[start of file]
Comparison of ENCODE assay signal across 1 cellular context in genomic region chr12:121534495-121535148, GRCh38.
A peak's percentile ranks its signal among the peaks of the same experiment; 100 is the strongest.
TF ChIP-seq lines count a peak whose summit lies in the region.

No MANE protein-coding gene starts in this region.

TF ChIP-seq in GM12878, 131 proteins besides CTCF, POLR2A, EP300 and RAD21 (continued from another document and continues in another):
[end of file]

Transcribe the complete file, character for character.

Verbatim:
Comparison of ENCODE assay signal across 1 cellular context in genomic region chr12:121534495-121535148, GRCh38.
A peak's percentile ranks its signal among the peaks of the same experiment; 100 is the strongest.
TF ChIP-seq lines count a peak whose summit lies in the region.

No MANE protein-coding gene starts in this region.

TF ChIP-seq in GM12878, 131 proteins besides CTCF, POLR2A, EP300 and RAD21 (continued from another document and continues in another):